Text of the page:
Sarbanes Oxley Act and Small Businesses Owners


Tim J. Smith, PhD
Founder and CEO, Wiglaf Pricing

Published September 1, 2004


Your financial business infrastructure needs to be made aware of the SOA “role” of its Internal Auditor, who has primary responsibilities of gathering, reviewing and analyzing its financial papers, as it relates to approvals or detailed reasons of disapproval. Here lies the beginning of internal control of financial reporting, as it interfaces with Section 404.

  • Does it begin with the SEC requirements?
  • Does it begin with your Certified Public Accountant or Internal Auditor?
  • In reality it pragmatically begins with an internal document known as the Small Business’s Code of Accounting Ethics. The Code documents your internal control of financial reporting, in compliance with key sections of the Act
    • Section 302 – CEOs and CFOs must personally certify their companies’ financial results.
    • Section 409 – real time issuer disclosures are required for system integration and implementation
    • Section 404 – auditors are required to certify the underlying controls and processes that companies use to report financial results
  • You need to promulgate and understand rules of the SOA road, as it may apply to your business

Assumptions and Constraints

Section 404 applies to all companies that file Exchange Act periodic reports, regardless of their size. SEC recognizes “small business issuers are companies that have a public common stock capitalization that is less than $75 million and are eligible to file annual reports on Form 10-KSB.

To facilitate the financial approval and reporting process, it may become temporarily necessary to perform the auditing process on a monthly basis; as it pertains to month-end closing, and preparation of its P&L statement and Balance Sheet and supporting accounting work papers. It may be considered an on-going building-block endeavor.

Glaring accounting problem areas are to be identified, documented and referred to your CFO.

Monthly corrections, updates are to be reflected in the corporate SOA policies and procedures and discussed with the CEO and CFO. Preventive measures are to be implemented accordingly and monitored by the Auditor and approved by the Head of Accounting, to thwart future replication of the same or similar problems.

Minor accounting transaction imbalances are to be reported corrected and approved by the responsible corporate department head.

It becomes the responsibility of the President or his/her designee to provide “documented” assurance that the transactions have been accurately recorded and processed in manifest the data in preparing and approving financial statements; as attested by the company’s Code of Accounting Ethics.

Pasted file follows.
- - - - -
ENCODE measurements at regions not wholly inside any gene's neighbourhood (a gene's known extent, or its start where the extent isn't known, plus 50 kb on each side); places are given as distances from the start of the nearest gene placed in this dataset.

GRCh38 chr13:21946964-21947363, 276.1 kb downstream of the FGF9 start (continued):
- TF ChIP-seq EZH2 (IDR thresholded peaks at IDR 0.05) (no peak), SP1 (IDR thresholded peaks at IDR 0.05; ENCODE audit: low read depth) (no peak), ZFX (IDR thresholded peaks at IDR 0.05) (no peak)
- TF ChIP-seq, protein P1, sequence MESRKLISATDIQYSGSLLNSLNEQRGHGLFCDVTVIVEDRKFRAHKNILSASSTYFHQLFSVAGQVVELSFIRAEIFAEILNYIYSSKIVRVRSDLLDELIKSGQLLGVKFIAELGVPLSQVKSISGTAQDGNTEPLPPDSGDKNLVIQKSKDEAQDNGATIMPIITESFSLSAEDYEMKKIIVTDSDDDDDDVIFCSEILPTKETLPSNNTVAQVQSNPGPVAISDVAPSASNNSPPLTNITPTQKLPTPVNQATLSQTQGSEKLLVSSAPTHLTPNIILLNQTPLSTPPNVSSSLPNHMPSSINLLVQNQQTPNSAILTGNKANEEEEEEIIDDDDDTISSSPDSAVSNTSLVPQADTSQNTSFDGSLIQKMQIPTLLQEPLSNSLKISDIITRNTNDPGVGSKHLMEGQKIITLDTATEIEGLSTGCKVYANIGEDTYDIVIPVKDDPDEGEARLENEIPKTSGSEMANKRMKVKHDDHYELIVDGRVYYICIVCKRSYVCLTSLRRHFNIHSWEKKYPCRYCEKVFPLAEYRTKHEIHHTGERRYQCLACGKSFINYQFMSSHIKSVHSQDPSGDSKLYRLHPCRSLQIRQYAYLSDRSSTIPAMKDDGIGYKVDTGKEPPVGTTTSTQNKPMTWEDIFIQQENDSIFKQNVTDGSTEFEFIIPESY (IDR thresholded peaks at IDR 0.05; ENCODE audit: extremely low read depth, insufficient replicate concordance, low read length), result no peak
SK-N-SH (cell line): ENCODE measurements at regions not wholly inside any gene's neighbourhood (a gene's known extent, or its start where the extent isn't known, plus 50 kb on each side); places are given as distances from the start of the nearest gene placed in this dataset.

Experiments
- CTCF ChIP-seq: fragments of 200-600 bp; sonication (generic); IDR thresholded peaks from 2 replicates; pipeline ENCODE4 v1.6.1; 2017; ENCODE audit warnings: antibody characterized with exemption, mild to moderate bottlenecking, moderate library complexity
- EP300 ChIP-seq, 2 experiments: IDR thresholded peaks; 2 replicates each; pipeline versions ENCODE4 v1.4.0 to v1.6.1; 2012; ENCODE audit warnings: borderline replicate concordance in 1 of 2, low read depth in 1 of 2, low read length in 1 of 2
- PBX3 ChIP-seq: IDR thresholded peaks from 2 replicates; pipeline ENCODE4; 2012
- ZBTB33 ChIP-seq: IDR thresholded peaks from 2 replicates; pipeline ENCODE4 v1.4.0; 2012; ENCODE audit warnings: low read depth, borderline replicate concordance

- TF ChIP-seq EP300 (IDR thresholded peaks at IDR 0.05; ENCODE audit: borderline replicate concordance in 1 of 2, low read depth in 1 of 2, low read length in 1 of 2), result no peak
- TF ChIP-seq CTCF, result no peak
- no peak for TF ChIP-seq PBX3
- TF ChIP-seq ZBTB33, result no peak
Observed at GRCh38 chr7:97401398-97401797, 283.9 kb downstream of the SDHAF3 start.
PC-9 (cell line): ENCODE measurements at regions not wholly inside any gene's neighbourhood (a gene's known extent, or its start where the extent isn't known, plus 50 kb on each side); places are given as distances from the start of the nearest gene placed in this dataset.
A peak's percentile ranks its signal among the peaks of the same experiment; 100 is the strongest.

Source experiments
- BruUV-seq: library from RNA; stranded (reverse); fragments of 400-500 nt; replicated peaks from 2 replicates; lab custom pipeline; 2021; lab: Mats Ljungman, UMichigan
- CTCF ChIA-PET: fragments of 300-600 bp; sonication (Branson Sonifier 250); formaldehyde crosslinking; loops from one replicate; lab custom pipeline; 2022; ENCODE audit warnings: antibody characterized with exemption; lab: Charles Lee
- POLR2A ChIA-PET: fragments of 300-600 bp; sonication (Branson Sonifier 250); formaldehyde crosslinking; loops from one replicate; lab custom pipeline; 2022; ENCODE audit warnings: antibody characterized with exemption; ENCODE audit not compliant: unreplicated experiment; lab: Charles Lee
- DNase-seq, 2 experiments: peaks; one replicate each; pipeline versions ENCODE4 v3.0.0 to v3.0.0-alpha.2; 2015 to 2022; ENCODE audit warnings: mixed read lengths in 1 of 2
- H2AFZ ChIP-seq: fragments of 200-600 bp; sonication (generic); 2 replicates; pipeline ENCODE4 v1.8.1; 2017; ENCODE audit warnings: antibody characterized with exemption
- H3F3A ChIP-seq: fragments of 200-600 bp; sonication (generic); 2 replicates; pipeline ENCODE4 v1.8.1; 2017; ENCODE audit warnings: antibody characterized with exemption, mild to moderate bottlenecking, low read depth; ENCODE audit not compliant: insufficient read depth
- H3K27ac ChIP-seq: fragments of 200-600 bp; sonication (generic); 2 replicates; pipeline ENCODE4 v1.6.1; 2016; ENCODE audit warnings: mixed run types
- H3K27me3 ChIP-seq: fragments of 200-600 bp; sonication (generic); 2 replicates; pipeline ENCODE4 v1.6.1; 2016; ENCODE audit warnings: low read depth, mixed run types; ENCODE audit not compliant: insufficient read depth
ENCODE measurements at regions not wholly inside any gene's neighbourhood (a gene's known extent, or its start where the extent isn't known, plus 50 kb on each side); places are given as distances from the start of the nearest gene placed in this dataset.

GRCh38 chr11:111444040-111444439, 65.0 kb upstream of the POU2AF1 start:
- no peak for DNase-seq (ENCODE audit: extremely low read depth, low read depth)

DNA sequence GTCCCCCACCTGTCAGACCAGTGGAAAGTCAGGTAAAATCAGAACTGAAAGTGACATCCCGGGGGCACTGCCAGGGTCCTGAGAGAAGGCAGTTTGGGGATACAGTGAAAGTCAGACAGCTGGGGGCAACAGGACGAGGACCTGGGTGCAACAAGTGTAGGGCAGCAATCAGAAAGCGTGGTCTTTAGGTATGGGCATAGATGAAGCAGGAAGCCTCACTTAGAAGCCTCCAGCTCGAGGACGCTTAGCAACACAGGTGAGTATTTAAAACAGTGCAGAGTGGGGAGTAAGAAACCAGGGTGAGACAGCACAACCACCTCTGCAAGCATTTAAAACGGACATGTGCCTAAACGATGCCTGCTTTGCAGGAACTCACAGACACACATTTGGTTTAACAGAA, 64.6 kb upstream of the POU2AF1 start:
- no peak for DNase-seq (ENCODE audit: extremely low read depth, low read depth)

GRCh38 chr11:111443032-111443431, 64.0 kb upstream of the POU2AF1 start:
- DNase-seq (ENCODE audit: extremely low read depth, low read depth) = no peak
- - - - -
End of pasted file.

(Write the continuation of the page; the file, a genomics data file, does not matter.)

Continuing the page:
This is to include reasonable financial expenditures authorized by certifying officers and major stockholders or external Board of Directors. Detection of unauthorized expenditures that may impact the statements require investigated, and remedied according to the Code of Accounting Ethics. Final SEC annual reports are to be filed on Form 10-KSB.

This Code is to include references to the SEC “disclosure controls and procedures” that are reflected in your company’s Exchange Act reports, time frames and SEC rules and forms plus references to your firm’s responsibilities of its “certifying” officers. These measures are a safeguard to the overall accuracy and completeness of the certification statement, reflecting a true presentation of the financial statements.

To monitor the effectiveness of disclosure controls and procedures, your Owner or President may designate a Board of Directors committee to ensure appropriate SEC compliance.

So you say that our corporation doesn’t have any promulgated accounting rules or procedures to facilitate Sarbanes-Oxley Act compliance. And if you do have such a document, have you tested it?

Has your CPA contacted SEC regarding Section 404 and his/her role in monitoring internal reporting and filing compliance?

What you really need is a management consultant who has worked with small businesses and can expeditiously develop a customized SOA accounting compliance policy and supporting procedures.

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About The Author

Tim J. Smith, PhD, is the founder and CEO of Wiglaf Pricing, an Adjunct Professor of Marketing and Economics at DePaul University, and the author of Pricing Done Right (Wiley 2016) and Pricing Strategy (Cengage 2012). At Wiglaf Pricing, Tim leads client engagements. Smith’s popular business book, Pricing Done Right: The Pricing Framework Proven Successful by the World’s Most Profitable Companies, was noted by Dennis Stone, CEO of Overhead Door Corp, as "Essential reading… While many books cover the concepts of pricing, Pricing Done Right goes the additional step of applying the concepts in the real world." Tim’s textbook, Pricing Strategy: Setting Price Levels, Managing Price Discounts, & Establishing Price Structures, has been described by independent reviewers as “the most comprehensive pricing strategy book” on the market. As well as serving as the Academic Advisor to the Professional Pricing Society’s Certified Pricing Professional program, Tim is a member of the American Marketing Association and American Physical Society. He holds a BS in Physics and Chemistry from Southern Methodist University, a BA in Mathematics from Southern Methodist University, a PhD in Physical Chemistry from the University of Chicago, and an MBA with high honors in Strategy and Marketing from the University of Chicago GSB.